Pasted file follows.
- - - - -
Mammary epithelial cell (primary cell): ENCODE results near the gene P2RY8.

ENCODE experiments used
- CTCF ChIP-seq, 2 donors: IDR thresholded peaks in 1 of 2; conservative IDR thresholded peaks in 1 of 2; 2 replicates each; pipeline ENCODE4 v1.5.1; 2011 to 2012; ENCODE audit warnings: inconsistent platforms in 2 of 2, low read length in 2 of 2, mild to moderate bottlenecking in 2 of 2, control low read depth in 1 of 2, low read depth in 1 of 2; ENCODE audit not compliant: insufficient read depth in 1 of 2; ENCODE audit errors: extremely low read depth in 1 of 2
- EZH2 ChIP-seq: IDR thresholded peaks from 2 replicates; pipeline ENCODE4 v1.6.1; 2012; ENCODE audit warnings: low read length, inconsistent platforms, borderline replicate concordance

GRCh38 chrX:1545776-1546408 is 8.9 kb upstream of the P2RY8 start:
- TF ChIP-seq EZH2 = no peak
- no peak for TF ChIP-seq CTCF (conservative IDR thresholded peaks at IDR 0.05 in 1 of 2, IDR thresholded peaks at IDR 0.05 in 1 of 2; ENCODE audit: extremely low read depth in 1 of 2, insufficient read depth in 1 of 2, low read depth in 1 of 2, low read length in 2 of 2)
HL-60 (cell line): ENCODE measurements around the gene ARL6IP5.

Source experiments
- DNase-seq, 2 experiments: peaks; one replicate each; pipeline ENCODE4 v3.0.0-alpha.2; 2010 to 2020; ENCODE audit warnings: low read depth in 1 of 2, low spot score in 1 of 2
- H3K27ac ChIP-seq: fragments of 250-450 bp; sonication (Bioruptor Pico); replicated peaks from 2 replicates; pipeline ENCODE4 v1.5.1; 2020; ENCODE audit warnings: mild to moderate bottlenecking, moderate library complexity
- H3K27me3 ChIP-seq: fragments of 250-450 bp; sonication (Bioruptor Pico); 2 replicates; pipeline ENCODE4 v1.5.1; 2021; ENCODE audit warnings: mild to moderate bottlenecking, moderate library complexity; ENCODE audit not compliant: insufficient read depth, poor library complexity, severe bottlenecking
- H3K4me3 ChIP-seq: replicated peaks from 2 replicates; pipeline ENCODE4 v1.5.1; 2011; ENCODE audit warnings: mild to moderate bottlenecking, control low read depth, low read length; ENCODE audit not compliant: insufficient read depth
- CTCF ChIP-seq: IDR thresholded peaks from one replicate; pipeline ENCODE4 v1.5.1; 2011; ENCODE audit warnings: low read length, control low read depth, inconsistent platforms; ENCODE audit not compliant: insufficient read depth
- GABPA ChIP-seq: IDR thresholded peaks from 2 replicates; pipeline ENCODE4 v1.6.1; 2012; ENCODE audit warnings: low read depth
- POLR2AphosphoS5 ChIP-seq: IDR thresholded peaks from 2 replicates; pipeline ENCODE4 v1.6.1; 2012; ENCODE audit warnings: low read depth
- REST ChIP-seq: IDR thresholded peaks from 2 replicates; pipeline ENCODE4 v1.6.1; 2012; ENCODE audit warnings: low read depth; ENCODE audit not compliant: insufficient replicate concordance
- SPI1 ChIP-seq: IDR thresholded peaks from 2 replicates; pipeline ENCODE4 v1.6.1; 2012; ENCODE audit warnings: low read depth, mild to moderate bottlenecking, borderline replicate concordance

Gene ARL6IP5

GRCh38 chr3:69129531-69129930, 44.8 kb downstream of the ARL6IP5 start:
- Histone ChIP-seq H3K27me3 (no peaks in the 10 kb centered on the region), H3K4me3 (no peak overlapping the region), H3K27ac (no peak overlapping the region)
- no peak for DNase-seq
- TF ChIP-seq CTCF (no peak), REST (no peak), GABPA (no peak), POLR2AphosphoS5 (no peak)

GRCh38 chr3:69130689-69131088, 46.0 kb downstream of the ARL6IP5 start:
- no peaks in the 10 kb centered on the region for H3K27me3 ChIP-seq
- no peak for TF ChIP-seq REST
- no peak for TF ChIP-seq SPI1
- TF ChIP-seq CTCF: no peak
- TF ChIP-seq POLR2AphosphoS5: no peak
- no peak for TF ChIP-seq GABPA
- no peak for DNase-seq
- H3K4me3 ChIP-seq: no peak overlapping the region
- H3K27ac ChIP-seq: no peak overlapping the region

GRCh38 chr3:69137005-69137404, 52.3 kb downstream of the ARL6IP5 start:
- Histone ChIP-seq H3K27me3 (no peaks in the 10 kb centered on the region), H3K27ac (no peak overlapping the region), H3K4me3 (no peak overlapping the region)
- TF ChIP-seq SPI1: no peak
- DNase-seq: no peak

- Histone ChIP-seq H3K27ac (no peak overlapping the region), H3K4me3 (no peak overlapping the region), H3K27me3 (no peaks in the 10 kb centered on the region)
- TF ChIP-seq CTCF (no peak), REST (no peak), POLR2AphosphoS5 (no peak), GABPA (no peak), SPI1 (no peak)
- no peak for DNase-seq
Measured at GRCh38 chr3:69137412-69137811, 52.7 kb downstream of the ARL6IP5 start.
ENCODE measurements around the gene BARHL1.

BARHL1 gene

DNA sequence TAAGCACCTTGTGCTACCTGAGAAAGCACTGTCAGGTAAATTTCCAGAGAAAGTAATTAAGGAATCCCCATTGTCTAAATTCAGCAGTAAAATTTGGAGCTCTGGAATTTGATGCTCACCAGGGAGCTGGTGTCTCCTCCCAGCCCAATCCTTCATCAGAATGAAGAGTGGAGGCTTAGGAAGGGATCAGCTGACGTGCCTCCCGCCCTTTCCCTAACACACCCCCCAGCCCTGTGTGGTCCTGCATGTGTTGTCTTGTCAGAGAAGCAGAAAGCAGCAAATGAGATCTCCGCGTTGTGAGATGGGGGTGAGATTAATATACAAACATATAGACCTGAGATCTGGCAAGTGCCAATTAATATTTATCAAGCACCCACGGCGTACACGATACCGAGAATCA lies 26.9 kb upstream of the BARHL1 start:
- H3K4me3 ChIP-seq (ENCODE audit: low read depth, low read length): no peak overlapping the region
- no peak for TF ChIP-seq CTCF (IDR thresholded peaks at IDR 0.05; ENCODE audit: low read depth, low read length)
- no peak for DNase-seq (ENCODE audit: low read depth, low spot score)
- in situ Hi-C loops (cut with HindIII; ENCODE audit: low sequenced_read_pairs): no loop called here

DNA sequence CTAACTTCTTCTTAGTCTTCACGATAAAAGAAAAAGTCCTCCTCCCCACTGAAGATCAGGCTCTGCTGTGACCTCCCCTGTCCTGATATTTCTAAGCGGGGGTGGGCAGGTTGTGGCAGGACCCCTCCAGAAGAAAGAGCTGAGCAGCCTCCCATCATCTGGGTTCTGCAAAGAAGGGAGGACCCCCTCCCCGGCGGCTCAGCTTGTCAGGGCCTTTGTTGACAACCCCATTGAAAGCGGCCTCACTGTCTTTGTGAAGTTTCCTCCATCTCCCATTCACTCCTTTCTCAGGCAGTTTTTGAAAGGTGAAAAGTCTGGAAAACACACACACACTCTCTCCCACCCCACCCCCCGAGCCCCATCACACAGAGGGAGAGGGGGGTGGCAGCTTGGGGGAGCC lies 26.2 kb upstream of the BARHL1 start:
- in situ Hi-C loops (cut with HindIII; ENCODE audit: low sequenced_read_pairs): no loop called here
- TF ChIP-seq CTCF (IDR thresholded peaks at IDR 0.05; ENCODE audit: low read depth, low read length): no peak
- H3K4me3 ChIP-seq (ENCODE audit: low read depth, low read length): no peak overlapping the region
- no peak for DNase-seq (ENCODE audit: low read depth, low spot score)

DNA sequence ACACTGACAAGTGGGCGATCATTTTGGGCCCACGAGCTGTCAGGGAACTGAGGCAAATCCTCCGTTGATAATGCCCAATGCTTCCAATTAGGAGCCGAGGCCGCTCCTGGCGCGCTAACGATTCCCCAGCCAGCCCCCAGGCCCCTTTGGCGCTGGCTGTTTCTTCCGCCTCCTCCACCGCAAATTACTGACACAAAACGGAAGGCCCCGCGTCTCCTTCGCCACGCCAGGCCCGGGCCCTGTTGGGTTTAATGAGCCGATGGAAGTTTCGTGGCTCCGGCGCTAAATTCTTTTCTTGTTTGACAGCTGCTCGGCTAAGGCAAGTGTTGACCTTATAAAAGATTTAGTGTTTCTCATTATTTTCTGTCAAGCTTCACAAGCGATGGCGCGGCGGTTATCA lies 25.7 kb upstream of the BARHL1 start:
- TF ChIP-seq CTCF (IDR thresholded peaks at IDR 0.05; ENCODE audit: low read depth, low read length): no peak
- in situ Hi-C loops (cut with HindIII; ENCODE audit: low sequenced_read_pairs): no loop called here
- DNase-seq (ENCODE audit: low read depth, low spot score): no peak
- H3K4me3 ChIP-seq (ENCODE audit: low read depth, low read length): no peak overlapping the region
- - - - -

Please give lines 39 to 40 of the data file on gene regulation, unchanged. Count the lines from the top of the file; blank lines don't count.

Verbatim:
- TF ChIP-seq CTCF (no peak), REST (no peak), POLR2AphosphoS5 (no peak), GABPA (no peak), SPI1 (no peak)
- no peak for DNase-seq